In June, we wrote about a study that found that if LGBT employees came out at work, they were much more likely to “flourish” and advance in their careers than those who stay closeted. A new UCLA study shows that the positive impact isn’t just on the out individual, but on that individual’s coworkers as well:
Although those in favor of policies such as Don’t Ask, Don’t Tell argue that allowing gay individuals to serve openly hurts performance, the studies presented here find the opposite effect. Instead of harming performance, we find that individuals working with openly gay partners actually perform better on both cognitive and sensory motor tasks than individuals left to wonder about the sexual orientation of their partners. These results suggest not knowing the identity of one’s interaction partner may be more harmful to performance than knowing the identity— even a stigmatized identity — of one’s interaction partner.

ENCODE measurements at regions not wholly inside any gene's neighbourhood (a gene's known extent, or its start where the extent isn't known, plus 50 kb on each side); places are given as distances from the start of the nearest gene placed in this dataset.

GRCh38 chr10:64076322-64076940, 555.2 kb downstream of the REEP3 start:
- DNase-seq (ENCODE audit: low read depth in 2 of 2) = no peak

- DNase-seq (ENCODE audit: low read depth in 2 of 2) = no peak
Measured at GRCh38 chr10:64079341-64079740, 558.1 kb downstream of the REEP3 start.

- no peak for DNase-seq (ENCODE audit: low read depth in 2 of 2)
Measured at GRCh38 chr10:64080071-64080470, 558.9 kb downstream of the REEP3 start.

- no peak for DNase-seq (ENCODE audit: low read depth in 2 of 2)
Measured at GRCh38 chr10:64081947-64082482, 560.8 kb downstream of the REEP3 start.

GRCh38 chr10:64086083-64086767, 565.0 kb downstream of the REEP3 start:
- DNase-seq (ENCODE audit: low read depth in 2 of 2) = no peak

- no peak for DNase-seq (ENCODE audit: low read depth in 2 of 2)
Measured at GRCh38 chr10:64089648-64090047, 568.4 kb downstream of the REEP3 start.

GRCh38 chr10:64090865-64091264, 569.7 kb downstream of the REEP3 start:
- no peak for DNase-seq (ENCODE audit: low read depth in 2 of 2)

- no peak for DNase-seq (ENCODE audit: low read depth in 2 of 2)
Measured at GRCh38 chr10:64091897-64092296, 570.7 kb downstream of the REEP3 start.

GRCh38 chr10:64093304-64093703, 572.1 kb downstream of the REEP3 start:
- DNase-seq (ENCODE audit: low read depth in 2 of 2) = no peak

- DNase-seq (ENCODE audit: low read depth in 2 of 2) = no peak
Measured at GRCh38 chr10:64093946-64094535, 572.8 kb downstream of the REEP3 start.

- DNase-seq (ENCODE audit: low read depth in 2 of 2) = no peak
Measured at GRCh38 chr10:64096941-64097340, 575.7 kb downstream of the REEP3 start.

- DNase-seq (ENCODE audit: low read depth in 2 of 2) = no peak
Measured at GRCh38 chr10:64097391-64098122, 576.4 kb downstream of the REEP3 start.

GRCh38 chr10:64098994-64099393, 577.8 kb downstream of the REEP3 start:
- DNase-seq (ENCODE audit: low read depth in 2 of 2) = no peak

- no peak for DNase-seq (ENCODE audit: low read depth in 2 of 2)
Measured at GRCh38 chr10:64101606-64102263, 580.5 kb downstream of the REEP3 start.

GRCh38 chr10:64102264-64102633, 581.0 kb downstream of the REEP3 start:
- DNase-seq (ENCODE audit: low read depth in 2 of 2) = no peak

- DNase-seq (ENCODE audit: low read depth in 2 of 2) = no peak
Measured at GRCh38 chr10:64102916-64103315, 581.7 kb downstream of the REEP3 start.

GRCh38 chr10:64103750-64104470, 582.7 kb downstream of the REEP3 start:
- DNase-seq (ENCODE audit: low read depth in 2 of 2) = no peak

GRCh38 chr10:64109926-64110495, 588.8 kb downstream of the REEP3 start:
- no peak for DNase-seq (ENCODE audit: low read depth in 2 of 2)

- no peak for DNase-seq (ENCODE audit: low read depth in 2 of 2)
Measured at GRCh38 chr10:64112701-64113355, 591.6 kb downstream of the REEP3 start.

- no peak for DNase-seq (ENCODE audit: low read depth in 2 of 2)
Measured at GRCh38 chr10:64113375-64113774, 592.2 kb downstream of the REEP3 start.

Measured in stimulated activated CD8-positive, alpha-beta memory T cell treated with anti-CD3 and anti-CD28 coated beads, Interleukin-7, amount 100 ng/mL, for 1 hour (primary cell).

It’s unclear the exact reason for the effect, but the researchers suspect that not knowing a person’s sexual orientation can be a mental distraction from the task at hand. They also point out that participants in the study had a relatively low level of anti-gay prejudice, so the results might not be the same in a less accepting climate.
Nevertheless, the study has important implications for issues such as the repeal of Don’t Ask, Don’t Tell and the passage of non-discrimination protections based on sexual orientation and gender identity. The results contradict the idea that “imposing” non-discrimination rules are “bad for business,” unless of course conservatives wish to argue that higher productivity is also “bad for business.” If employees are not scared of being fired for their identities, everybody benefits.